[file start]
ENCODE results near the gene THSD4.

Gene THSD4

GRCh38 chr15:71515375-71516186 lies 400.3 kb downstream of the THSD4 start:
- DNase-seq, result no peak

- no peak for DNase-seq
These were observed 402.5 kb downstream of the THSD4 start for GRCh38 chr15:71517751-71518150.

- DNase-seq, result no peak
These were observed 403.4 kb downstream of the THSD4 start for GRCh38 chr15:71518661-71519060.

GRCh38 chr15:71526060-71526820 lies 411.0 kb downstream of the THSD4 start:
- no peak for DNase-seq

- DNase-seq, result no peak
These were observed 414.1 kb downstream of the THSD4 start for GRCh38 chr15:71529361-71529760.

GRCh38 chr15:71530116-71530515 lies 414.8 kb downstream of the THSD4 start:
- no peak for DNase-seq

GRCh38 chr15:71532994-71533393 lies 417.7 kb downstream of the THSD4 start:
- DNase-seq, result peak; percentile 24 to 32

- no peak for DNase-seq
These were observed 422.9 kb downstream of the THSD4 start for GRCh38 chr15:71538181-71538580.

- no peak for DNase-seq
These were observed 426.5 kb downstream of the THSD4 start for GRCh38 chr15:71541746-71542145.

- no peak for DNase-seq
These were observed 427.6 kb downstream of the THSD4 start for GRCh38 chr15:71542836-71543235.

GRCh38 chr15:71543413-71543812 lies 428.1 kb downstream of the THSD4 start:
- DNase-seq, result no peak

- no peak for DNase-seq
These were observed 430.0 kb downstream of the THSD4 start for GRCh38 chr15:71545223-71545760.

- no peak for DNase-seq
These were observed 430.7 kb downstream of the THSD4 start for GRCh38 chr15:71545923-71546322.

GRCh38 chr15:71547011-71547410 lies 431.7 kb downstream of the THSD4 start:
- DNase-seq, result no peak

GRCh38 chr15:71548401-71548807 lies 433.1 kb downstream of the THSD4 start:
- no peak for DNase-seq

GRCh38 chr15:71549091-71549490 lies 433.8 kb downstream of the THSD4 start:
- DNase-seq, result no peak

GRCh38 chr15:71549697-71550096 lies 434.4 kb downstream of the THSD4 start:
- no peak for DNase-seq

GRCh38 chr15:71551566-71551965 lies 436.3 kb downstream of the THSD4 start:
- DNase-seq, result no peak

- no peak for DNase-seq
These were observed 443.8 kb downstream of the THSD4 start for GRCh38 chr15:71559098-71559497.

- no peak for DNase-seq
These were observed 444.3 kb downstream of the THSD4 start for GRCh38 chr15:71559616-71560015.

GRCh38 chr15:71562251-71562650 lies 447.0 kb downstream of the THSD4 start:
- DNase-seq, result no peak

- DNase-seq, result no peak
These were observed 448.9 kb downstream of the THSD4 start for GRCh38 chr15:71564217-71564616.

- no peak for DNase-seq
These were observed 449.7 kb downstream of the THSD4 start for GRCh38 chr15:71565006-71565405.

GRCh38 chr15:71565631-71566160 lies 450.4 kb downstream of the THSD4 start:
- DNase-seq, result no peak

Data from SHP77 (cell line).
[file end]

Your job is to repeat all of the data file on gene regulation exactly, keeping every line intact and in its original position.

ENCODE results near the gene THSD4.

Gene THSD4

GRCh38 chr15:71515375-71516186 lies 400.3 kb downstream of the THSD4 start:
- DNase-seq, result no peak

- no peak for DNase-seq
These were observed 402.5 kb downstream of the THSD4 start for GRCh38 chr15:71517751-71518150.

- DNase-seq, result no peak
These were observed 403.4 kb downstream of the THSD4 start for GRCh38 chr15:71518661-71519060.

GRCh38 chr15:71526060-71526820 lies 411.0 kb downstream of the THSD4 start:
- no peak for DNase-seq

- DNase-seq, result no peak
These were observed 414.1 kb downstream of the THSD4 start for GRCh38 chr15:71529361-71529760.

GRCh38 chr15:71530116-71530515 lies 414.8 kb downstream of the THSD4 start:
- no peak for DNase-seq

GRCh38 chr15:71532994-71533393 lies 417.7 kb downstream of the THSD4 start:
- DNase-seq, result peak; percentile 24 to 32

- no peak for DNase-seq
These were observed 422.9 kb downstream of the THSD4 start for GRCh38 chr15:71538181-71538580.

- no peak for DNase-seq
These were observed 426.5 kb downstream of the THSD4 start for GRCh38 chr15:71541746-71542145.

- no peak for DNase-seq
These were observed 427.6 kb downstream of the THSD4 start for GRCh38 chr15:71542836-71543235.

GRCh38 chr15:71543413-71543812 lies 428.1 kb downstream of the THSD4 start:
- DNase-seq, result no peak

- no peak for DNase-seq
These were observed 430.0 kb downstream of the THSD4 start for GRCh38 chr15:71545223-71545760.

- no peak for DNase-seq
These were observed 430.7 kb downstream of the THSD4 start for GRCh38 chr15:71545923-71546322.

GRCh38 chr15:71547011-71547410 lies 431.7 kb downstream of the THSD4 start:
- DNase-seq, result no peak

GRCh38 chr15:71548401-71548807 lies 433.1 kb downstream of the THSD4 start:
- no peak for DNase-seq

GRCh38 chr15:71549091-71549490 lies 433.8 kb downstream of the THSD4 start:
- DNase-seq, result no peak

GRCh38 chr15:71549697-71550096 lies 434.4 kb downstream of the THSD4 start:
- no peak for DNase-seq

GRCh38 chr15:71551566-71551965 lies 436.3 kb downstream of the THSD4 start:
- DNase-seq, result no peak

- no peak for DNase-seq
These were observed 443.8 kb downstream of the THSD4 start for GRCh38 chr15:71559098-71559497.

- no peak for DNase-seq
These were observed 444.3 kb downstream of the THSD4 start for GRCh38 chr15:71559616-71560015.

GRCh38 chr15:71562251-71562650 lies 447.0 kb downstream of the THSD4 start:
- DNase-seq, result no peak

- DNase-seq, result no peak
These were observed 448.9 kb downstream of the THSD4 start for GRCh38 chr15:71564217-71564616.

- no peak for DNase-seq
These were observed 449.7 kb downstream of the THSD4 start for GRCh38 chr15:71565006-71565405.

GRCh38 chr15:71565631-71566160 lies 450.4 kb downstream of the THSD4 start:
- DNase-seq, result no peak

Data from SHP77 (cell line).